The Nature of Risk is an easy-to-understand, entertaining, and memorable story designed to help readers face one of modern life’s most important and difficult tasks—confronting risk. Free of complicated theories or formulas, The Nature of Risk relies instead on a cast of familiar, forest-dwelling animals, each of which embodies a different approach to risk management. At least one of these approaches will seem familiar to every reader—whether they knew they had an approach to risk management or not. Then, as the narrative unfolds, the strengths and weaknesses of each approach will be revealed as they are put to a series of natural tests. Finally, at the conclusion of the story, readers will find a short review section designed to help them frame their first attempts at managing risk—with or without professional help. Read more >
Assuring High Performance in an Age of Complexity
Book by Karl E. Weick and Kathleen M. Sutcliffe
Review by Michael J. Novak for Office of Research, IRS
“By some estimates, executives and managers spend nearly half their time in activities related to planning: developing an organizational vision; translating that vision into a strategic plan; communicating the plan; deploying the plan via subordinate – e.g., operational, business, financial, human capital, and individual performance – plans, monitoring progress of plans; initiating corrective action when plans go off track; articulating reasons why the plans failed to achieve desired outcomes; and rewarding individuals and teams for their parts in successful execution of the plans.
But why plan? In today’s fast-paced, highly complex transformational environment, it could be argued that planning is obsolete. Because the environment is so chaotic – because the future is therefore so fraught with uncertainty – it is impossible to predict the future. And that is why some organizations have given up on planning: They see it as a waste of precious time that could be used reacting to unpredicted (unpredictable?) events.
That is the impression one might get from a first reading of the book under consideration. Weick and Sutcliffe tell us, among other things, that planning might not only be obsolete; it might be dysfunctional. Picture this: An organization has strategic plans, operational plans, annual business plans, and contingency plans – all expertly crafted, deployed, and executed – yet a series of unexpected events (Murphy’s Law in action) derail the plans and cause disaster. Weick and Sutcliffe argue that the mere fact of such extensive planning tends to detract executives’ and managers’ attention away from those aberrations that fall outside the plans. Organizational leaders may assume that these pesky little anomalies are simply random occurrences when, in fact, they are part of a larger, more insidious pattern coming into play – one that is not recognized until the damage is done.” Read more>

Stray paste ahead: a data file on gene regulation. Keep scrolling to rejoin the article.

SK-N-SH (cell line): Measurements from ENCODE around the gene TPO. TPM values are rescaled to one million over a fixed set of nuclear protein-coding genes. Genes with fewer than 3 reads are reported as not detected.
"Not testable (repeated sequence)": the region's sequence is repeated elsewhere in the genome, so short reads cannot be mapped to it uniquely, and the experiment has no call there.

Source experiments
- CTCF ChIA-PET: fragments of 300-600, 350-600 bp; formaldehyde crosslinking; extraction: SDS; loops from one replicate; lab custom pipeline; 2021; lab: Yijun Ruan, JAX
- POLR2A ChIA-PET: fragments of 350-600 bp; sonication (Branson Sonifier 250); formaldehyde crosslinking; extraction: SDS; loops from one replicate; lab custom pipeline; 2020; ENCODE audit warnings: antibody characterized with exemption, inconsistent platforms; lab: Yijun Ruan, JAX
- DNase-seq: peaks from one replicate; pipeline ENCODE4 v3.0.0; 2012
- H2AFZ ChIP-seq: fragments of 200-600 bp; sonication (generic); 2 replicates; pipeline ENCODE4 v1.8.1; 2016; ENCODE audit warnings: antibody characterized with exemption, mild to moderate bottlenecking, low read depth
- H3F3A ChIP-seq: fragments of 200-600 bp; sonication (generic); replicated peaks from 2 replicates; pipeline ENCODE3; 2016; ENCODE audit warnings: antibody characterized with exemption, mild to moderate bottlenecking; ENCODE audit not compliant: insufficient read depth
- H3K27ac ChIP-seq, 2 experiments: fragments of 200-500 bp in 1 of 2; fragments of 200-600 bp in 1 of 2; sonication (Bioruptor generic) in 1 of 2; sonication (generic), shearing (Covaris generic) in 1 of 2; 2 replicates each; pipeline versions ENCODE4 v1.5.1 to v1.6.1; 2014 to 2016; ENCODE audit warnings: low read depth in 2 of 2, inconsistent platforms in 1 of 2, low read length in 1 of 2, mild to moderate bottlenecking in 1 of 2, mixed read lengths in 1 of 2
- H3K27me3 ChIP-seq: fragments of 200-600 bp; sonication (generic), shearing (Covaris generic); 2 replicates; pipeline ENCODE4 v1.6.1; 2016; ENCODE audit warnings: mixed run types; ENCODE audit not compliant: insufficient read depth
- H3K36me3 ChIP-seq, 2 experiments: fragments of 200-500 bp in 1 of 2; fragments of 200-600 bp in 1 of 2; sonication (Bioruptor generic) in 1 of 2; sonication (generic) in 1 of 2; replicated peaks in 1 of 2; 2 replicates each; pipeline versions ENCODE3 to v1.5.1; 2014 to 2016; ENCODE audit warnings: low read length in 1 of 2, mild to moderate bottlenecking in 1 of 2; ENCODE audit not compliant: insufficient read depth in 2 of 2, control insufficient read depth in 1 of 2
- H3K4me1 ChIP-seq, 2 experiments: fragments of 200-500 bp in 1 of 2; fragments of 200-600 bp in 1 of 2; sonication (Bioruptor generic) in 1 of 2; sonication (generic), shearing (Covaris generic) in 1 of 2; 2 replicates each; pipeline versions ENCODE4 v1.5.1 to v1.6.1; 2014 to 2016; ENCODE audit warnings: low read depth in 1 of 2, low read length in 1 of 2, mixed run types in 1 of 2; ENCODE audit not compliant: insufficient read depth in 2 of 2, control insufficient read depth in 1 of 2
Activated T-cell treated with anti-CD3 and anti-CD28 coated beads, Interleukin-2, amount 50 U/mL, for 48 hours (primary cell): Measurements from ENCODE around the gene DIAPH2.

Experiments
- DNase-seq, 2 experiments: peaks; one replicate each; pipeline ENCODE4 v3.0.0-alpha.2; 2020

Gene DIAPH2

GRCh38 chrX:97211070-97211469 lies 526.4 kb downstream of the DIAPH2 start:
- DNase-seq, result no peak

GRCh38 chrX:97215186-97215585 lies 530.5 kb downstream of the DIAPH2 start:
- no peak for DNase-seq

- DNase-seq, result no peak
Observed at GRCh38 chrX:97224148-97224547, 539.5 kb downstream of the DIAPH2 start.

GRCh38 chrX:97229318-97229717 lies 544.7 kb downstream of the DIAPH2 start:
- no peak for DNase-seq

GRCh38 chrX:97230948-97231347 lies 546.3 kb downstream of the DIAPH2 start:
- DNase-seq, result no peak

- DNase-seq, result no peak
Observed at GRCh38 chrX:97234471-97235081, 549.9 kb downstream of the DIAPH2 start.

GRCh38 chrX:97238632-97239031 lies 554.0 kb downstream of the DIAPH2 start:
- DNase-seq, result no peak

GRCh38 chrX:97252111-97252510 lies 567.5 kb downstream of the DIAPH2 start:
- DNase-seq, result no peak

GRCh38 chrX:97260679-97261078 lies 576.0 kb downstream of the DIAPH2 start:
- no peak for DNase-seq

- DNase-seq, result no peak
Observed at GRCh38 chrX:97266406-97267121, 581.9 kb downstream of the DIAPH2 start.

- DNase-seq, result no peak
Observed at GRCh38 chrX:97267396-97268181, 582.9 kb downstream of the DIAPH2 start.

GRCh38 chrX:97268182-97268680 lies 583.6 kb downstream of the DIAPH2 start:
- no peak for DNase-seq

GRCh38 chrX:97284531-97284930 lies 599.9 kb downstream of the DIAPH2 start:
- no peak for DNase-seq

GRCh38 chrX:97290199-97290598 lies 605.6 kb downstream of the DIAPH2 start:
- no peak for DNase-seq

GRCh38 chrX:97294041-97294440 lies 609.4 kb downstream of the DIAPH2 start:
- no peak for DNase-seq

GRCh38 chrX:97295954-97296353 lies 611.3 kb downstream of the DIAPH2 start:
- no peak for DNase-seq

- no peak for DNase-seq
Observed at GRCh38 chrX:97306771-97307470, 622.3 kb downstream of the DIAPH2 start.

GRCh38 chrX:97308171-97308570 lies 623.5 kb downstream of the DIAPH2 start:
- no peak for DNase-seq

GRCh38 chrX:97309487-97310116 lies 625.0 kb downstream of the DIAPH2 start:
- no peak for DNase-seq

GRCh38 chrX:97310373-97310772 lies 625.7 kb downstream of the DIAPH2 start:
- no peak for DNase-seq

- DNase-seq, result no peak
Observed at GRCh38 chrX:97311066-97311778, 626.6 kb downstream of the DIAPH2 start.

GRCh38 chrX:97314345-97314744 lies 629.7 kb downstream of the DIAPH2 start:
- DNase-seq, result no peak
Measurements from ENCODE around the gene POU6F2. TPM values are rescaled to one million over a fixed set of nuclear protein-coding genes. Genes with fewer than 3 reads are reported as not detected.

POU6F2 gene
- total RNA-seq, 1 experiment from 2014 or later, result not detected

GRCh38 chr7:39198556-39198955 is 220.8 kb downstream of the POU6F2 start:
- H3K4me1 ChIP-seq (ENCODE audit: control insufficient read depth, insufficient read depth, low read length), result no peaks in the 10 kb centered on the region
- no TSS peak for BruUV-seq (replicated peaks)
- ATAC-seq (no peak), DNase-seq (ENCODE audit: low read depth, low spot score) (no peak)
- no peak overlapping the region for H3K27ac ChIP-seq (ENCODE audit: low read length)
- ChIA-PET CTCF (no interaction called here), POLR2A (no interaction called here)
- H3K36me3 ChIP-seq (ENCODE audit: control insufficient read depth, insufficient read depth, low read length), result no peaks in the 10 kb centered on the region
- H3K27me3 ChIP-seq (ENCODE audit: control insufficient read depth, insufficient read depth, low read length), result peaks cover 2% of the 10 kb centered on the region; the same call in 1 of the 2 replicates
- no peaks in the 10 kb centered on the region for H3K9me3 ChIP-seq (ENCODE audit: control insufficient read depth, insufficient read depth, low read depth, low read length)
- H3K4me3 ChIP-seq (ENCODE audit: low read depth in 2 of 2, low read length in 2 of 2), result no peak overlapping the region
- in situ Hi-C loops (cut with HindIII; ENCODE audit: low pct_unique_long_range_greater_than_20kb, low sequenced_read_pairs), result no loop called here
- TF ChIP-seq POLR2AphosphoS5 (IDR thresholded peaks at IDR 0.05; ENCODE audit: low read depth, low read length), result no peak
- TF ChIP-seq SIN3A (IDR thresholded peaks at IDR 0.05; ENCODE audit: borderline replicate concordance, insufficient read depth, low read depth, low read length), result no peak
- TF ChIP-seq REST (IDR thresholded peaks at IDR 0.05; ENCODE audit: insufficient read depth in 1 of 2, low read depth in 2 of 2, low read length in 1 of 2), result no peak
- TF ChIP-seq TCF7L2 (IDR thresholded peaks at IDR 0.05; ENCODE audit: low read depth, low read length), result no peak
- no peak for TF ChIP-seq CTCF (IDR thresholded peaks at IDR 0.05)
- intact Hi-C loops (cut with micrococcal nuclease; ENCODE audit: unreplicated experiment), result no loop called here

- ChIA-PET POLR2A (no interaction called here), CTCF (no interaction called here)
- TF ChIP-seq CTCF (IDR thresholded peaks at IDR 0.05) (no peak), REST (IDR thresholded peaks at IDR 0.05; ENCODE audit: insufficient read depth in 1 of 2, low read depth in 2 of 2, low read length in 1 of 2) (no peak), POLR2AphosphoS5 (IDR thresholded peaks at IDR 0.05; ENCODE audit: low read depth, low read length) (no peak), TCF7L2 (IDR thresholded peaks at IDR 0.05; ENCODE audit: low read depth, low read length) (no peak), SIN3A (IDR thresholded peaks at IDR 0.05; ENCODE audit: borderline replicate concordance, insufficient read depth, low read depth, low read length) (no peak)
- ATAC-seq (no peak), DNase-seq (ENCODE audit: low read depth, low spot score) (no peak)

By The Independent
Nassim Nicholas Taleb has a dream. It’s this: he wants us to celebrate the restaurant owners, the taxi drivers, the market traders and carpenters and all the other risk-takers who put their skin in the game and who drive the economy for the rest of us.
“Let’s call it a National Entrepreneur Day,” declares the author of the best-selling The Black Swan, and have a day devoted to entrepreneurs, because they are the heroes who at times take suicidal risks for the mere survival of the economy: “Optionality makes things work and grow – the UK and the US have a fantastic history in risk-taking, in trial and error, without shame in failing and starting again. We need to recover that spirit.” Read more >
By Robert Carhart Merton for Harvard Business Review
New products and services are created to enable people to do tasks better than they previously could, or to do things that they couldn’t before. But innovations also carry risks. Just how risky an innovation proves to be depends in great measure on the choices people make in using it.
Ask yourself this: If you had to drive from Boston to New York in a snowstorm, would you feel safer in a car with four-wheel drive or two-wheel drive? Chances are, you’d choose four-wheel drive. But if you were to look at accident statistics, you’d find that the advent of four-wheel drive hasn’t done much to lower the rate of passenger accidents per passenger mile on snowy days. That might lead you to conclude that the innovation hasn’t made driving in the snow any safer.
Of course, what has happened is not that the innovation has failed to make us safer but that people have changed their driving habits because they feel safer. More people are venturing out in the snow than used to be the case, and they are probably driving less carefully as well. If you and everyone else were to drive to New York at the same speed and in the same numbers as you did before, four-wheel drive would indeed make you a lot safer. But if you and everyone else were to drive a lot faster, you’d face the same amount of risk you’ve always had in a snowstorm. In essence, you’re making a choice (consciously or unconsciously) between lowering your risk and improving your performance.
If the riskiness of an innovation depends on the choices people make, it follows that the more informed and conscious their choices are, the lower the risk will be. Read more >
Picture: Harvard Business Review ©
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